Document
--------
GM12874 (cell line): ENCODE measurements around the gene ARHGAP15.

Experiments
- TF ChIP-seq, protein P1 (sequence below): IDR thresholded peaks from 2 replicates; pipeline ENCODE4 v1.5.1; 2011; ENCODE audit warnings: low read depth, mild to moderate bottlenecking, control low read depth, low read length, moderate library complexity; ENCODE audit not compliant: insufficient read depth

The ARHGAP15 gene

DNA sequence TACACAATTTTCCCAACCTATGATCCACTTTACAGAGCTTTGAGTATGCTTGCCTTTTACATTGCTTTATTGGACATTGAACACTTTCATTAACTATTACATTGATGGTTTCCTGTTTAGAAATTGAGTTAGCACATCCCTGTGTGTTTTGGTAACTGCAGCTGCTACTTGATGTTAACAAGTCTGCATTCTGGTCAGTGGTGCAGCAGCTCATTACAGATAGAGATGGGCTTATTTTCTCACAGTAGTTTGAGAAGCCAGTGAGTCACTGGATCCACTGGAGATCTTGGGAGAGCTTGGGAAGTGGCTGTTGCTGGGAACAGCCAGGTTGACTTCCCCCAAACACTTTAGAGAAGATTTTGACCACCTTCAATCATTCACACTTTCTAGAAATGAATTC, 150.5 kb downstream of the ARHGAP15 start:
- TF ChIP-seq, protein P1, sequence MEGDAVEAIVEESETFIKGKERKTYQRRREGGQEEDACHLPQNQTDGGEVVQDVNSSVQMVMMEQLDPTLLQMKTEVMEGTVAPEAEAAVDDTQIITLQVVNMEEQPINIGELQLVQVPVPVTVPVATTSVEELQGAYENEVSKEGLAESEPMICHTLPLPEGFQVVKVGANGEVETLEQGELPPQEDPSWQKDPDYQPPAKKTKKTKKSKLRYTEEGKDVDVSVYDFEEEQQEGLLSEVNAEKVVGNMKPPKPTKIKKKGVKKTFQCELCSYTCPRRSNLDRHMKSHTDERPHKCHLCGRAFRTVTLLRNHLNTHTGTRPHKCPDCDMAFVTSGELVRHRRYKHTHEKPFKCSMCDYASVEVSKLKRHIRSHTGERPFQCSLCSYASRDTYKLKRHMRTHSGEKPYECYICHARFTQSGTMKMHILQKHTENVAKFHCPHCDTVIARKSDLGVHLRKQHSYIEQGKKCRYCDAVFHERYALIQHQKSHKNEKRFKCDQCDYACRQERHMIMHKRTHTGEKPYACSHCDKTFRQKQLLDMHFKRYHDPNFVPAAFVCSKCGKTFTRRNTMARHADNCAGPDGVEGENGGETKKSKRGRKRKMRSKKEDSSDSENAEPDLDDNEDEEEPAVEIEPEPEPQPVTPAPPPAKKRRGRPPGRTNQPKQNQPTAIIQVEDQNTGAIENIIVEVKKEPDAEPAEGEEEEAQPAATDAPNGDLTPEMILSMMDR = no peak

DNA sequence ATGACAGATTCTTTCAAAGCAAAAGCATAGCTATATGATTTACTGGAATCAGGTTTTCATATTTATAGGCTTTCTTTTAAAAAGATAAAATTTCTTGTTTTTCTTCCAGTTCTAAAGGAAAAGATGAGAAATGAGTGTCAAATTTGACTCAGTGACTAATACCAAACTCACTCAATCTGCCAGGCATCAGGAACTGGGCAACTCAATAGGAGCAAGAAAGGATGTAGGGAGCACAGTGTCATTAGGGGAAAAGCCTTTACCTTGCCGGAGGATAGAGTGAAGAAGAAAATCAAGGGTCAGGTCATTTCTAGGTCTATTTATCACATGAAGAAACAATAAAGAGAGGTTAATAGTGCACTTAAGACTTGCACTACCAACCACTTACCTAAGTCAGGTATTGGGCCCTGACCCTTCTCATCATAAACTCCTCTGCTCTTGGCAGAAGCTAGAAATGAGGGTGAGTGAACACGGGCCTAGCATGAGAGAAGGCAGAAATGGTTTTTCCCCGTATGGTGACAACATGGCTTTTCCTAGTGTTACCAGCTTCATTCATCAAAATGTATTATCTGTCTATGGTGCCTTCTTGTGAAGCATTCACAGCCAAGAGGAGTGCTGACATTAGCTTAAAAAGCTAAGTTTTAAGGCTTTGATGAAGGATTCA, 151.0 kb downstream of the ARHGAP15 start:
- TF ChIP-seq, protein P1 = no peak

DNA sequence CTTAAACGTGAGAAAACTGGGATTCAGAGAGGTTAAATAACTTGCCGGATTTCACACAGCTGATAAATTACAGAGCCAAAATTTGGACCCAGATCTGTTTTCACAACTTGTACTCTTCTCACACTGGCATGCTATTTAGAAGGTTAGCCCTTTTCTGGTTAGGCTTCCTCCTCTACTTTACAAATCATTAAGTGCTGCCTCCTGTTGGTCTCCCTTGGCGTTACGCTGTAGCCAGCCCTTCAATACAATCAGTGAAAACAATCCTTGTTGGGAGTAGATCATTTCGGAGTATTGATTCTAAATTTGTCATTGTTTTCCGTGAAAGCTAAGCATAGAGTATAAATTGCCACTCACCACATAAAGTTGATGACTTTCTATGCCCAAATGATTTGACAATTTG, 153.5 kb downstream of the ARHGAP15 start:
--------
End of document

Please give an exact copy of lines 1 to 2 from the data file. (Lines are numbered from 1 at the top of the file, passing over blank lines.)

GM12874 (cell line): ENCODE measurements around the gene ARHGAP15.

Experiments